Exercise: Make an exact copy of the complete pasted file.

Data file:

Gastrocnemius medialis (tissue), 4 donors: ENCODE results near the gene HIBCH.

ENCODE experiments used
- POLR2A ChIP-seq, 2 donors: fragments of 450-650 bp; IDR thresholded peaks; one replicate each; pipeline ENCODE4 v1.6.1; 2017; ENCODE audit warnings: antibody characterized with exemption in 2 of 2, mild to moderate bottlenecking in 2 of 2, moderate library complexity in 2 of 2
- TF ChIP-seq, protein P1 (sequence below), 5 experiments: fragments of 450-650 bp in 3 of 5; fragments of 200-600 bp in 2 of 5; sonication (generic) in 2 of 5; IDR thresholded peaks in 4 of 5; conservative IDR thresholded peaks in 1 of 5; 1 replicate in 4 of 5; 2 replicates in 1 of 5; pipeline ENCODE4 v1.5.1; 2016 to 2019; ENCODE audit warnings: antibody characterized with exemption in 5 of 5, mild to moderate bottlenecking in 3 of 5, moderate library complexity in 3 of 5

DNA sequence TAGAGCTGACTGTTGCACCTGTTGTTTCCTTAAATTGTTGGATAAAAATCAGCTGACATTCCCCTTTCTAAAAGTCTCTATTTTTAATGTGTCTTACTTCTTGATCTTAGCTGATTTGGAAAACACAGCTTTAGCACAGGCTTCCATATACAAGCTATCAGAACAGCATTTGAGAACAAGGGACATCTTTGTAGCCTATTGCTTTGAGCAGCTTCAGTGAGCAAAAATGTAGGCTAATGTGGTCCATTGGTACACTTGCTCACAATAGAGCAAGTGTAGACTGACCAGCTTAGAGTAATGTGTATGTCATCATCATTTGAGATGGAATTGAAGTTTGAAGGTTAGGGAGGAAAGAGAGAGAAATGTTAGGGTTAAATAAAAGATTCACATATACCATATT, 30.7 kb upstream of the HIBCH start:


Gastrocnemius medialis (tissue), 4 donors: ENCODE results near the gene HIBCH.

ENCODE experiments used
- POLR2A ChIP-seq, 2 donors: fragments of 450-650 bp; IDR thresholded peaks; one replicate each; pipeline ENCODE4 v1.6.1; 2017; ENCODE audit warnings: antibody characterized with exemption in 2 of 2, mild to moderate bottlenecking in 2 of 2, moderate library complexity in 2 of 2
- TF ChIP-seq, protein P1 (sequence below), 5 experiments: fragments of 450-650 bp in 3 of 5; fragments of 200-600 bp in 2 of 5; sonication (generic) in 2 of 5; IDR thresholded peaks in 4 of 5; conservative IDR thresholded peaks in 1 of 5; 1 replicate in 4 of 5; 2 replicates in 1 of 5; pipeline ENCODE4 v1.5.1; 2016 to 2019; ENCODE audit warnings: antibody characterized with exemption in 5 of 5, mild to moderate bottlenecking in 3 of 5, moderate library complexity in 3 of 5

DNA sequence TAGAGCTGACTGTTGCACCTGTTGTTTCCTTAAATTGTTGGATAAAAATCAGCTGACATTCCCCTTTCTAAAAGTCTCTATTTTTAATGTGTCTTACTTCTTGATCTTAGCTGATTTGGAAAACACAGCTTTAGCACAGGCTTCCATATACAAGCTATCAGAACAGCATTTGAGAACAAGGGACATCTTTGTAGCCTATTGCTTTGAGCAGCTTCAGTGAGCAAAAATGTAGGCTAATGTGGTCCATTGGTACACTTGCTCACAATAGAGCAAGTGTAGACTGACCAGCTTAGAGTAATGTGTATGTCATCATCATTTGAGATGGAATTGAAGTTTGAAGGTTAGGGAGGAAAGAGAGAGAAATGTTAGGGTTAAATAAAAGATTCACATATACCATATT, 30.7 kb upstream of the HIBCH start: